Simply defined, human beings are warm-blooded mammals whose females give birth to live young ones. Additionally, human beings have hair that covers parts of their body. Moreover, human beings are primates; therefore, they are mammals who are part of an order within nature that is characterized by increasing manual dexterity, intelligence, and the probability of some social organization (Charon 24). Moreover, a human is a being who is cultural, interprets the world according to what he or she learns in society, and therefore, a being whose nature is not fixed by biology but who is tremendously diverse (Charon 24). To be human is to balance between hundreds of extremes (Ventegodt 1).
The unique qualities of human beings are socializing and cultural values. Social in the sense that their lives are linked to others and to the society in many complex ways and cultural, in that, what we become is not a result of instinct but of the ideas, values, and rules developed in our society (Charon 24). Moreover, human beings spend most their lifetime interacting with one another in the society. According to Rochat (2), “all social animals have to share resources, but humans have evolved unique ways of sharing based on reciprocity, agreement, contracts, or handshakes.”
We are constantly social actors; we impress others, communicate to others, escape others, con others, try to influence others, watch others entertain, display affection to others, play music or create art for others, and so on (Charon 24). Scientists typically attempt to identify certain attributes that make human beings human: intelligence, problem-solving ability, language use, or culture, for example, sociologists typically focus on three interrelated qualities; the use of symbols, the development of self, and thinking (Charon 24). Only when the above qualities are exhibited is one proven human. Rather than being somehow self-enclosed and separate, human being has to be understood in terms of his/her particular topos; in terms of the place in which he/she finds himself/herself (Malpas 21).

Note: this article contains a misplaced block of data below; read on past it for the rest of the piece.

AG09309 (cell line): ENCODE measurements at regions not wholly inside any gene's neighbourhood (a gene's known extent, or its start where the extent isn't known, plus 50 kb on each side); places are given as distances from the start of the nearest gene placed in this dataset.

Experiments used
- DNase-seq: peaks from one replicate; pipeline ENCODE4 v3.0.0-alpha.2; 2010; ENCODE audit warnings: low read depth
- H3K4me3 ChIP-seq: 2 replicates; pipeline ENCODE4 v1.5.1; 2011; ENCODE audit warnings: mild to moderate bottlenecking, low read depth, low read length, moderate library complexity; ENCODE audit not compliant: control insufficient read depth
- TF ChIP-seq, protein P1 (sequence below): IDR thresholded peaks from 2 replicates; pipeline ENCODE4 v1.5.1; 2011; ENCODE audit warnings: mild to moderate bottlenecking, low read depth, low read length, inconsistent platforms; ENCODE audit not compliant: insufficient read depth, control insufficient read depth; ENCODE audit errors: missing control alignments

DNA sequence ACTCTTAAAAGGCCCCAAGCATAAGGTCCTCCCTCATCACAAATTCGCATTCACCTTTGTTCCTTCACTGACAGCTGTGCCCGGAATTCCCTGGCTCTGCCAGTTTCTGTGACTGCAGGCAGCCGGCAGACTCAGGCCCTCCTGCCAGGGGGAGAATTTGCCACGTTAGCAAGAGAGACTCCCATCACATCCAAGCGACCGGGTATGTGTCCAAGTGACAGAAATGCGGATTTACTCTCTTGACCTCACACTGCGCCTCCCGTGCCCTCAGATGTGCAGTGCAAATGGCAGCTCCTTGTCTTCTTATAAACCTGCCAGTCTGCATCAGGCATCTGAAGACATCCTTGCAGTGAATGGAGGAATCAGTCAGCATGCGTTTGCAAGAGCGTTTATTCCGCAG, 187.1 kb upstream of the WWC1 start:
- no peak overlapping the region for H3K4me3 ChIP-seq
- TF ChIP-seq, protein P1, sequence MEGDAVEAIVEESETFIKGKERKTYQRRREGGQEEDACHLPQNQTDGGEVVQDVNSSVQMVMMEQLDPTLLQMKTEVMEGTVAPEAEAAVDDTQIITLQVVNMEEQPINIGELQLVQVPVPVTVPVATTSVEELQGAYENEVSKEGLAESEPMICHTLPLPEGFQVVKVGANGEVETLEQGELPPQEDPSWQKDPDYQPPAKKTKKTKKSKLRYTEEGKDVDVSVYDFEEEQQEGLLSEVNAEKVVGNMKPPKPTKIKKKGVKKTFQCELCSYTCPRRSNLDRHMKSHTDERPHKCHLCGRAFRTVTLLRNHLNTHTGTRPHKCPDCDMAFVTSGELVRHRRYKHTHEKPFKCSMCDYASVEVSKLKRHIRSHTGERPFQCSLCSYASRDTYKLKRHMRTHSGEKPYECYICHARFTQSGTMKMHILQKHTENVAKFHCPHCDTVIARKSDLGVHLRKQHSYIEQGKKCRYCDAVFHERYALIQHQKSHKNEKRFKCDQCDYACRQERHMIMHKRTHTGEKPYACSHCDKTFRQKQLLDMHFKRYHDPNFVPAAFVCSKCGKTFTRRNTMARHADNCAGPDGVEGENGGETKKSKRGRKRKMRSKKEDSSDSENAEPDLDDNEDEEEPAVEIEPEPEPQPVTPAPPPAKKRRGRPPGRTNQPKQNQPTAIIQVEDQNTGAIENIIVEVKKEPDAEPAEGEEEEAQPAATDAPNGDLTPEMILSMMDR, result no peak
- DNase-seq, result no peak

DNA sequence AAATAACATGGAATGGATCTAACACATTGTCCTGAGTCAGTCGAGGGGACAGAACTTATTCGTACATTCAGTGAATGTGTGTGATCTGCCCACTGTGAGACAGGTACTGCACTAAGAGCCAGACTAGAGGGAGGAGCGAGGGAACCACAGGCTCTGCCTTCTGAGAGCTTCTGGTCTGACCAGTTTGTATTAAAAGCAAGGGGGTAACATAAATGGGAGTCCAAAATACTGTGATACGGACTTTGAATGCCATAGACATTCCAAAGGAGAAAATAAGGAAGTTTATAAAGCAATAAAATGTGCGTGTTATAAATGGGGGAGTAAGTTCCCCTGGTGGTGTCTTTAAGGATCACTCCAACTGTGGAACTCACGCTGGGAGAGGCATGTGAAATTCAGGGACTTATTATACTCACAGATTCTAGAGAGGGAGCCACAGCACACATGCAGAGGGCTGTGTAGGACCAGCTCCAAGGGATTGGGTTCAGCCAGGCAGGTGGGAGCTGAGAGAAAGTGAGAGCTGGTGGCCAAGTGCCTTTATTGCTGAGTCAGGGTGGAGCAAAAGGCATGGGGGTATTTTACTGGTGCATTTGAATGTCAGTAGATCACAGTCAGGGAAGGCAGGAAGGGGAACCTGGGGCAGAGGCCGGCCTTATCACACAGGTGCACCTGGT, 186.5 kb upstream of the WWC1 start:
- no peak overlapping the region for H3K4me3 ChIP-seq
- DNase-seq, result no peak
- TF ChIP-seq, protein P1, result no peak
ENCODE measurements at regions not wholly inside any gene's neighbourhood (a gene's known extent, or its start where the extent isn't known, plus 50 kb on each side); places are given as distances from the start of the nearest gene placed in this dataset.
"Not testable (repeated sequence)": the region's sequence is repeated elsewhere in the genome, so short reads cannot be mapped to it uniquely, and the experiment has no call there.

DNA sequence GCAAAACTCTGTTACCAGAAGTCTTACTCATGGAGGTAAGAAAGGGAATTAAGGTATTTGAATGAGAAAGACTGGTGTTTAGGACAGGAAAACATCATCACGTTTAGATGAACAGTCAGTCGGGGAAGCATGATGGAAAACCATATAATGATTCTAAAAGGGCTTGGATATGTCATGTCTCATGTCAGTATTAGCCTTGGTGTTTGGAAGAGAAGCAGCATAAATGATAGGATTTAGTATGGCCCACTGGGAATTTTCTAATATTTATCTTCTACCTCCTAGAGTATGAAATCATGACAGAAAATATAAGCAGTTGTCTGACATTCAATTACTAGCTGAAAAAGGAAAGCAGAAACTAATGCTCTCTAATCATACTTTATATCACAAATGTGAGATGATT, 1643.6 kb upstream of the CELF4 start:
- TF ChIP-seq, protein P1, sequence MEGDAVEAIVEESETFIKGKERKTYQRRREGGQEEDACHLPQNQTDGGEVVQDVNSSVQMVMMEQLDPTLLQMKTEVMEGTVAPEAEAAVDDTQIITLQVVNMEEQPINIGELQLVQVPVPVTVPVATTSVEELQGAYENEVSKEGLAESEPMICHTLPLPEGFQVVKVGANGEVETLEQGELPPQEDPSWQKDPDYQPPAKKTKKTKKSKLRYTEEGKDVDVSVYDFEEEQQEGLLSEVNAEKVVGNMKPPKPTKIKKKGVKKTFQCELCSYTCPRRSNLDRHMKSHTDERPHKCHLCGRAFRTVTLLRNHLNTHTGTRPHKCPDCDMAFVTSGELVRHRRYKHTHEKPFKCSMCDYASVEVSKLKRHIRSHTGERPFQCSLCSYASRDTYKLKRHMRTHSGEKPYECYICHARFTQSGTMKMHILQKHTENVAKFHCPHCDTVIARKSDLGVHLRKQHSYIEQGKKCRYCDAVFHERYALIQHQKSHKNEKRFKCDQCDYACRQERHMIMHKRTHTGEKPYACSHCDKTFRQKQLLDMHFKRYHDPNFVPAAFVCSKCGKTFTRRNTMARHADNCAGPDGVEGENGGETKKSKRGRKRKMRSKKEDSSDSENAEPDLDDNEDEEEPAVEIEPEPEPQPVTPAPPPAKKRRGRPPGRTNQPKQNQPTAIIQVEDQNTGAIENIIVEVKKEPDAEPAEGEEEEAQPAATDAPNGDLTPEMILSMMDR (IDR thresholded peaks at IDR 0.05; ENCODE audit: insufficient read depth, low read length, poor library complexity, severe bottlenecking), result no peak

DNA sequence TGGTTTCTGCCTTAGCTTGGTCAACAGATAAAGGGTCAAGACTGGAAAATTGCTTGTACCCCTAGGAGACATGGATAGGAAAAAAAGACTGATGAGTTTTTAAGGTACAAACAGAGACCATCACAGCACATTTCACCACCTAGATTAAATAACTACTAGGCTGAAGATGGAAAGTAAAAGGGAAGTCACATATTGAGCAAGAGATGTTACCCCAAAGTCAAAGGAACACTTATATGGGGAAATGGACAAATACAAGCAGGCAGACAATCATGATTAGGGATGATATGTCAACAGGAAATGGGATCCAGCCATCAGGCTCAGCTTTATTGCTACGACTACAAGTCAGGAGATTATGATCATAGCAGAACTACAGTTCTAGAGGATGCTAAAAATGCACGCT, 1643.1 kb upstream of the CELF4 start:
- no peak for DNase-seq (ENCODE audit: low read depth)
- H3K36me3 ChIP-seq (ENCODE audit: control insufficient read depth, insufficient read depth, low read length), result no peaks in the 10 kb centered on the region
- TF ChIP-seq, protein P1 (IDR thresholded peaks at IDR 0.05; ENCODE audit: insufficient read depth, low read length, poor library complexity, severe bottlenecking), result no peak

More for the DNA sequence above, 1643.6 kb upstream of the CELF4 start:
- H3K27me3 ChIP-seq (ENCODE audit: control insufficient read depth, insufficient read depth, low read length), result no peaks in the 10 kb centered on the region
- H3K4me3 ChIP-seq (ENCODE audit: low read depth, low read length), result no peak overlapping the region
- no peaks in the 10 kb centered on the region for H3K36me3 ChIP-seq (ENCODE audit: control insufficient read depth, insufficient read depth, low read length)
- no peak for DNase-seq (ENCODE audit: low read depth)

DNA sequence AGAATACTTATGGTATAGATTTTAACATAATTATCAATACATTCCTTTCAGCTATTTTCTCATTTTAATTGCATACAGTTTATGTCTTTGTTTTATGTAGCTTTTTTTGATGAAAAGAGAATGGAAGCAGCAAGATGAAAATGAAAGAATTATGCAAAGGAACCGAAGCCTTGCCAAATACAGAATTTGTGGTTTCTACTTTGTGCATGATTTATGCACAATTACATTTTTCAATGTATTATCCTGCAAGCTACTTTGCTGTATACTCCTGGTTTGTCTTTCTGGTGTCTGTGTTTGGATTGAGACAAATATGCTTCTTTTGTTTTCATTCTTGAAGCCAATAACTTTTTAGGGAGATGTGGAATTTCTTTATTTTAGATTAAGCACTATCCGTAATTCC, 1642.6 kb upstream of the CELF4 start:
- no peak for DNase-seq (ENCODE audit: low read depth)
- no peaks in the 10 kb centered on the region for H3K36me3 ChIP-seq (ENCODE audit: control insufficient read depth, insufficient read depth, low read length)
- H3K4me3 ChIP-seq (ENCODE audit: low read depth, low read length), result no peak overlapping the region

The uncertainty of knowing what it is to be human has a knock on effect. Quite clearly, human beings have superior intellect and power to all other organisms (Moore 12). While a case can be made for the ant as an example of complex order, or beehives as communities where altruism play a prominent role in behavior, nothing comes close to the complex structure of a city, supplied with sewers and power, libraries and art galleries, factories, and offices (Moore 12). What is unquestionably unique to humans is, for better or for worse, our unique impact on the environment, which we transform, process, and alter, in addition to destroying (Rochat 3). Compared to human beings, no other living species has had such a lasting impact on the environment.
In conclusion, the bottom line of what it means to be human is the unique way by which we share resources to survive collectively. For instance, we use the brain and our mental capacities for language and solving complex issues. Moreover, human beings are able to self-conceptualize. To be human is primarily to adapt to a niche that is unlike the niche of any other animal. Therefore, in order to capture the essence of what it means to be a human being, one must not only focus on what makes the being tick, but rather on the way human persons manage and share resources among themselves and how these resources are collectively represented in comparison to other primate species.
Moore, Pete. Being Me: What It Means to Be Human. Chichester: Wiley, 2003. Retrieved from: https://books.google.co.ke/books?id=STVPwVDmQmcC&printsec=frontcover&dq=WHAT+IT+MEANS+TO+BE+HUMAN&hl=en&sa=X&ved=0ahUKEwiIu4K3hYvbAhVLLcAKHd0dD20Q6AEILTAB#v=onepage&q=WHAT%20IT%20MEANS%20TO%20BE%20HUMAN&f=false
Charon, Joel M. “What Does It Mean to Be Human? Human Nature, Society, and Culture.” The Intersections Collection (2011): 1-20. Retrieved from: https://pdfs.semanticscholar.org/a00d/966dc0c7b74f8a740ae1ec3d98e450d5df54.pdf
Rochat, Philippe. “What Does It Mean to Be Human?” Anthropological Psychology 17.3 (2006). Retrieved from: http://www.psychology.emory.edu/cognition/rochat/lab/what%20does%20it%20mean%20to%20be%20human.pdf
Ventegodt, Søren, et al. “Quality of life philosophy II: what is a human being?.” The Scientific World Journal 3 (2003): 1176-1185. Retrieved from: https://www.ncbi.nlm.nih.gov/pubmed/14646012
Malpas, Jeff, and Norelle Lickiss. “Human dignity and human being.” Perspectives on human dignity: a conversation. Springer, Dordrecht, 2007. 19-25. Retrieved from: http://www.jus.uio.no/smr/english/about/current/events/2015/malpas-human-dignity-and-human-being.pdf